Academy Award-winning actor and United Nations Development Programme (UNDP) Goodwill ambassador Michelle Yeoh shared some valuable advice with the Harvard Law School Class of 2023 during the Class Day celebration on May 24 as they prepared to embark on a “presumably bright but unpredictable future.”
Yeoh, known for her early career in action films in Hong Kong, where she performed her own stunts, drew from her personal experience of “leaping off high perches into scary voids” to offer pointers to her audience.
Her first piece of advice was to remain flexible. Born in Malaysia, Yeoh revealed that her true passion was dance, not acting. She recognized her gift for communication through movement at a young age and emphasized the importance of discipline and focus in her training. She also highlighted the significance of training her mind to silence self-doubt. Dance became her safe space, inevitable future, and undeniable path.
However, her journey took an unexpected turn after a spinal injury while studying ballet in England. Yeoh credited her school principal for encouraging her to remain open-minded about her future.
“When falling, the tendency is to tighten up, to brace for impact. But in truth, the safest thing one can do is remain calm, even curious, about the shifting world around you,” Yeoh shared.
She described how her degree in creative arts and her return home opened her up to new possibilities beyond traditional boundaries. This included participating in a commercial in Hong Kong and pursuing acting roles, ultimately launching her career in film.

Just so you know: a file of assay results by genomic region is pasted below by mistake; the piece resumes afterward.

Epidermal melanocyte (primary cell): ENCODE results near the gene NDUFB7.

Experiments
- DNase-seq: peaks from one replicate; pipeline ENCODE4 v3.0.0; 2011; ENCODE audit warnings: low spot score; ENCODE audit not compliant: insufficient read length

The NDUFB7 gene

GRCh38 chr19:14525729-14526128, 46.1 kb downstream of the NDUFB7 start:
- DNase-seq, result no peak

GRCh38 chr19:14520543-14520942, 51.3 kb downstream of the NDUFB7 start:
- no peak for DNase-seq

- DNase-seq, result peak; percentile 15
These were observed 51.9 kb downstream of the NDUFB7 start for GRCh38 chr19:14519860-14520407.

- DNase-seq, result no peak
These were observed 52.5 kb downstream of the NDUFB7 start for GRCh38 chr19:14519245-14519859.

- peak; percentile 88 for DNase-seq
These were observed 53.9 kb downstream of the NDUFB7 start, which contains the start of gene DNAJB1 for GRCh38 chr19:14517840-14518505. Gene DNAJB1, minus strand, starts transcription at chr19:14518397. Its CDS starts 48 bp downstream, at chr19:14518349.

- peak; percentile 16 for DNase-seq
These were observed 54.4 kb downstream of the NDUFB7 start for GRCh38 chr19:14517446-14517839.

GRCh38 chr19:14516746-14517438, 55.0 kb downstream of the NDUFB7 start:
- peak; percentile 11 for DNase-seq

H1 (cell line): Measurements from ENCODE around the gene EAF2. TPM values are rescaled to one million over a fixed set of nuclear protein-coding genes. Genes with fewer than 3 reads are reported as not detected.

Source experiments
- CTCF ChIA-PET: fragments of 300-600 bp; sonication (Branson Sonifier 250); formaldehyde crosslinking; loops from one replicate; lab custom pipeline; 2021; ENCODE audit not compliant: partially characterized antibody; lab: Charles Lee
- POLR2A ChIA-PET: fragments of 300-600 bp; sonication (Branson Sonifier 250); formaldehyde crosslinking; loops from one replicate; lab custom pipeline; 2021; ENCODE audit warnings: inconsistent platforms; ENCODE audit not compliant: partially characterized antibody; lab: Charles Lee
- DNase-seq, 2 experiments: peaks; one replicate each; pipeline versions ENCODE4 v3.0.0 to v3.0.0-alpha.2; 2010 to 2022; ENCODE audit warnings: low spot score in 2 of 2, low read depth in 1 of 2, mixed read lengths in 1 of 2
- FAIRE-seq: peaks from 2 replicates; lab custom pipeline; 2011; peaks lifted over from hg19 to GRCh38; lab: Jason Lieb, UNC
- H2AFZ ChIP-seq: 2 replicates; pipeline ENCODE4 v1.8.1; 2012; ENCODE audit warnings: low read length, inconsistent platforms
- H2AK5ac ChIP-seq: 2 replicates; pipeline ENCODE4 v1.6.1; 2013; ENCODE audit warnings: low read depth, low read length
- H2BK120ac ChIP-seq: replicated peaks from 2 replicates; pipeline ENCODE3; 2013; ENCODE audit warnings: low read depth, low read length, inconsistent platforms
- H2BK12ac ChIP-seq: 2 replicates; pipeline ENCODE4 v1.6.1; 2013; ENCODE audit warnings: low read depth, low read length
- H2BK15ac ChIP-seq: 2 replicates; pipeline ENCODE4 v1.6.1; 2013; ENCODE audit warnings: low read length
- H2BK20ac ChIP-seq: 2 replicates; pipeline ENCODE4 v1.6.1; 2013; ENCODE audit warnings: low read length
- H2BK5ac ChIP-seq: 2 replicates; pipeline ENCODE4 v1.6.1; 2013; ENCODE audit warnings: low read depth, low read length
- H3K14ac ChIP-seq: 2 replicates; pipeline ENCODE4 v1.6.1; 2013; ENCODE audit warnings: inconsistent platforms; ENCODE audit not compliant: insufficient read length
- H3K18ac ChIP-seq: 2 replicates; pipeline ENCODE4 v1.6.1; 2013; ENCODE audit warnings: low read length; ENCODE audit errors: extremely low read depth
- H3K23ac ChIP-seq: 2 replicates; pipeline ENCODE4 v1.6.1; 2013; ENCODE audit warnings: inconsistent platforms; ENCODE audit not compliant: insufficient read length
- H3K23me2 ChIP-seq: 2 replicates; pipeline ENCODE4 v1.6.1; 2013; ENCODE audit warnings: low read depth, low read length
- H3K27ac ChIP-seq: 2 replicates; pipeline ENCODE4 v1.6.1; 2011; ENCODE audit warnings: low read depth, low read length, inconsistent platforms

Yeoh’s second piece of advice was to know one’s limits. She emphasized the importance of understanding what one can and cannot do—both internally and externally. Knowing personal limits keeps one humble, motivated, and focused on goals. Recognizing the limits imposed by others provides an opportunity to defy those boundaries.
As a young woman trying to break into the film industry in Hong Kong, Yeoh faced limitations at every turn. Initially cast in stereotypical roles, she desired action roles typically reserved for men. Leveraging her dance training, she convinced a producer to give her a chance to prove herself, leading to her breakthrough role in the well-received film “Yes Madam.”
Yeoh expressed that learning to fall taught her how to land, giving her the courage to jump higher. When she was offered a role in the James Bond film “Tomorrow Never Dies,” she believed she would play the role of James Bond. In reality, she was offered the character of Wai Lin, a formidable agent who challenged traditional portrayals of women in the franchise.
For two years, Yeoh waited for the right role, rejecting scripts lacking nuance or depth. Despite occasional doubts, she sought roles that allowed her and other creatives to reflect humanity onscreen, as she did in “Crouching Tiger, Hidden Dragon.” Her persistence paid off, and at 60, she is busier than ever.
Yeoh’s third piece of advice was to find “your people.” She said her achievements were the result of the support and belief offered by those around her. Her community extended beyond family and friends to include individuals she has worked with and those who inspired her. It also extended to the broader community she serves as a UNDP ambassador—fighting for equality and essential services for women and girls worldwide.
Before concluding, Yeoh mentioned her recent award-winning film, “Everything Everywhere All At Once,” which defied genres and limitations while fostering a community of passionate individuals.
In her final words of advice, Yeoh urged the graduates to stay flexible, be smart, embrace love, and take leaps into the unknown.
To watch the speech, go to youtu.be/PZ7YERWPftA